Why I Am Excited About Polymer
The Promise of Object-Oriented Programming
The promise of OOP was to deliver complex applications by breaking up large and messy files into reusable and encapsulated pieces of code. Classes and objects that can be plugged-in to other parts of the application were designed to reduce the cost of creating and maintaining software. Over the years, and with the advent of techniques such as dependency injection, OOP has paid off in a many ways.
The Internet Shows Up
Enter Web Components
This is what Web Components and Polymer have set to solve. Formulated as a set of W3C standards, and slowly finding adoption among browsers, Web Components promise a new future for encapsulation and reuse, designed specifically for the web. It feels they are the missing OOP for the web.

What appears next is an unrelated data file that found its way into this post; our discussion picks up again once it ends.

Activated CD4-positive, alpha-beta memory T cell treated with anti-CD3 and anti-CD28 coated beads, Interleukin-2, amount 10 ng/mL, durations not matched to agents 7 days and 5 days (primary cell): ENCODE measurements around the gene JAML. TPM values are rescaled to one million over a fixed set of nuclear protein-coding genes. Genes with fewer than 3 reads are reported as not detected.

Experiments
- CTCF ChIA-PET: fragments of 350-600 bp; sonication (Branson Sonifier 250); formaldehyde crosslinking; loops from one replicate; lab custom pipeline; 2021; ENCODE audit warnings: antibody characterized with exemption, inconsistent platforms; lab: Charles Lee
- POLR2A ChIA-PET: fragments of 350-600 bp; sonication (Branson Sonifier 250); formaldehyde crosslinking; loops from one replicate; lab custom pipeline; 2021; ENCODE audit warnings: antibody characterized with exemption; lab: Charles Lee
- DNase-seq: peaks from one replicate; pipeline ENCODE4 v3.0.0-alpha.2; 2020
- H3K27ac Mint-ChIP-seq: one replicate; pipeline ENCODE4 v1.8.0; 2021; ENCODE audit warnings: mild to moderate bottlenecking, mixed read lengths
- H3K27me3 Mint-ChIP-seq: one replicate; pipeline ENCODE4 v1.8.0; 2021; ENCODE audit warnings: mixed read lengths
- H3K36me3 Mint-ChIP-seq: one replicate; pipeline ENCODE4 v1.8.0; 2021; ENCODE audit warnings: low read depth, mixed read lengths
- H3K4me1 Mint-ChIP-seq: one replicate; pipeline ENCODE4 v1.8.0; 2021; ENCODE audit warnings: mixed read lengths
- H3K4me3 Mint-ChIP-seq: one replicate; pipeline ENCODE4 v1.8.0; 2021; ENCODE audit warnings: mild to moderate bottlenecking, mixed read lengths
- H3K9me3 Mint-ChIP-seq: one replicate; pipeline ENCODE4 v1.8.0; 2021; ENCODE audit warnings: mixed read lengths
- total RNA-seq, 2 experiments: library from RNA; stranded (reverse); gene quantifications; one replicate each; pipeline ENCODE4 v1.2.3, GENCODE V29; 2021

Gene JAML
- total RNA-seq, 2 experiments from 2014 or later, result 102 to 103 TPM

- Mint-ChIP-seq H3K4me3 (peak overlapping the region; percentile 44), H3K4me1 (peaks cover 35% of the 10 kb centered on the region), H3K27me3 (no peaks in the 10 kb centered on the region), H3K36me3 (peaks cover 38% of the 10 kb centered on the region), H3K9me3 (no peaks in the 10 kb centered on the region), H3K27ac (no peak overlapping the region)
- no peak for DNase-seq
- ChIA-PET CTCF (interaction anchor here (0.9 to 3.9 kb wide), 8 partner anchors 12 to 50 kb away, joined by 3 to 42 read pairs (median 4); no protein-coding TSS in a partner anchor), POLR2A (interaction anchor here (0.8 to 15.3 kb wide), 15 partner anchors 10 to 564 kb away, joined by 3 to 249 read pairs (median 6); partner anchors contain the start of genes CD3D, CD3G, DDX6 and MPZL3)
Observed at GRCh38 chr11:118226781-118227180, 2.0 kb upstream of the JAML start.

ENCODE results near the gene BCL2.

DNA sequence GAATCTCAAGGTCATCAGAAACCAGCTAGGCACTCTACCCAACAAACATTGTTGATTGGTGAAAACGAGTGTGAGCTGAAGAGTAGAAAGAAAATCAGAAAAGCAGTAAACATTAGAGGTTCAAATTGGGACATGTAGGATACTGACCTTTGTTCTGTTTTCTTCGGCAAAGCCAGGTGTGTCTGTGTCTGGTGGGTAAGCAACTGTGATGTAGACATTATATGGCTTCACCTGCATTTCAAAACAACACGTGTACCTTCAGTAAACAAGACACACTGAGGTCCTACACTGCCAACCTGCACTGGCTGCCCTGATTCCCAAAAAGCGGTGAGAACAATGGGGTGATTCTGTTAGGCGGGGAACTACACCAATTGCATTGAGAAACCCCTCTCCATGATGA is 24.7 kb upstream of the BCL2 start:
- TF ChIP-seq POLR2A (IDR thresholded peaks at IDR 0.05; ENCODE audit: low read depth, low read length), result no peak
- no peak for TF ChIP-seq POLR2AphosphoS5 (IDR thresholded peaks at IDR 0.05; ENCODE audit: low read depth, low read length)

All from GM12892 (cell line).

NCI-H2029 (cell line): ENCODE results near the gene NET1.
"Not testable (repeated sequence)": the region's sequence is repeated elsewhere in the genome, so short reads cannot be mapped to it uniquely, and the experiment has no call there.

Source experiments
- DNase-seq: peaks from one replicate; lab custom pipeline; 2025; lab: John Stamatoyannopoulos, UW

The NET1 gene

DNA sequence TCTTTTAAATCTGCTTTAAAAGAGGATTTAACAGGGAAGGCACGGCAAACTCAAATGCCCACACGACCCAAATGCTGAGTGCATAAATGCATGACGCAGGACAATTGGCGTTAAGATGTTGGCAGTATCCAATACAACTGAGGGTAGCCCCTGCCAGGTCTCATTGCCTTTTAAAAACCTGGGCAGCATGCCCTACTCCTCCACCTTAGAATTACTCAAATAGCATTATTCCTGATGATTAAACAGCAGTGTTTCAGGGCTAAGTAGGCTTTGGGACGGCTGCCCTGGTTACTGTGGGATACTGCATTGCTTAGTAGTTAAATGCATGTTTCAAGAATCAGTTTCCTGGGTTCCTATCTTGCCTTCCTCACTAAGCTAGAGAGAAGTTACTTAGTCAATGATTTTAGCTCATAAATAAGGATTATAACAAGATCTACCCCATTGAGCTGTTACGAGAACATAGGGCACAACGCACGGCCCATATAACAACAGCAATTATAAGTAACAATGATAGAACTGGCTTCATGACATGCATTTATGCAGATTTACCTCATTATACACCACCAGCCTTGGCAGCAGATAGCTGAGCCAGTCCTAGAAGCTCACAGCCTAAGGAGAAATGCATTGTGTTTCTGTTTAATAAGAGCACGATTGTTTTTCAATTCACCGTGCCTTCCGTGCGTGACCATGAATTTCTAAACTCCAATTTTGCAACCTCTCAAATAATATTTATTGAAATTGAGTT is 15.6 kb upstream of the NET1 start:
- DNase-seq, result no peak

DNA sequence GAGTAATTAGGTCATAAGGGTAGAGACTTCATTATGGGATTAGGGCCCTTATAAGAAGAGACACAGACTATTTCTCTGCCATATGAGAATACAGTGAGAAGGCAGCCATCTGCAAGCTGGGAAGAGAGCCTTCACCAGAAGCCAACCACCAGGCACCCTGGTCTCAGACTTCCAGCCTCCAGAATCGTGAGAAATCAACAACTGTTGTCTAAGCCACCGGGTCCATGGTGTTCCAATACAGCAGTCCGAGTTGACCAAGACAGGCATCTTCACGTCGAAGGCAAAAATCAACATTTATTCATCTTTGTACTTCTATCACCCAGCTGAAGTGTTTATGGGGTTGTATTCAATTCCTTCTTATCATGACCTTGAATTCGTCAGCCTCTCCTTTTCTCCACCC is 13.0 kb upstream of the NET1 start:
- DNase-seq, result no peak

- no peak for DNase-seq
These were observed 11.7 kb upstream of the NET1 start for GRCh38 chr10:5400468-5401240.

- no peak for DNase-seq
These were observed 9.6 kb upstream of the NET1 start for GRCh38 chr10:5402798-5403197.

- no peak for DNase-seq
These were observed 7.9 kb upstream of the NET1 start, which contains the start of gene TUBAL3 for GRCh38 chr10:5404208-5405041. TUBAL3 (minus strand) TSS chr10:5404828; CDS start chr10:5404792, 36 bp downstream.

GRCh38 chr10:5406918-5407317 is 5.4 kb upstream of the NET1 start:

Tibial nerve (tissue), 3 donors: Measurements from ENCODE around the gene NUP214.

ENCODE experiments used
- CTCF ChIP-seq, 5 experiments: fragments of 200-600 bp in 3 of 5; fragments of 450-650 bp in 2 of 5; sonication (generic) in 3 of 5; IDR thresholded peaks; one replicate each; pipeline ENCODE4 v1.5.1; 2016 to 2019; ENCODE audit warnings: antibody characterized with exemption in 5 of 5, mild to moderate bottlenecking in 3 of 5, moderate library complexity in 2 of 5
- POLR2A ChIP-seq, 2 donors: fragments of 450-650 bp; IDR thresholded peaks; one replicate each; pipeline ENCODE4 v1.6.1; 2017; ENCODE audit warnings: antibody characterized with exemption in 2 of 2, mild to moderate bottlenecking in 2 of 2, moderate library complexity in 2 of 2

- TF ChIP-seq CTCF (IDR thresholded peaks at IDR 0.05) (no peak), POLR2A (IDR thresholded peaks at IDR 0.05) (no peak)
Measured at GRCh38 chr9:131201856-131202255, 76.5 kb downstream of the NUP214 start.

Polymer is one of the first frameworks to implement web components and as such I am excited to see what it is capable of. Not every browser supports it yet, but most major browsers include it in their roadmaps. Simply put, Polymer is Google's way for creating Web Components, designed to allow anyone to define custom HTML elements. Using polyfills, browsers that currently don't support web components can display Polymer apps.
As part of the DC iOS Meetup series I spoke on Polymer and demonstrated a sample mobile and web application built with Google Polymer and Material Design. The event took place on Jan 7th at WeWork in Chinatown and it was broadcast via Goole Live Hangouts.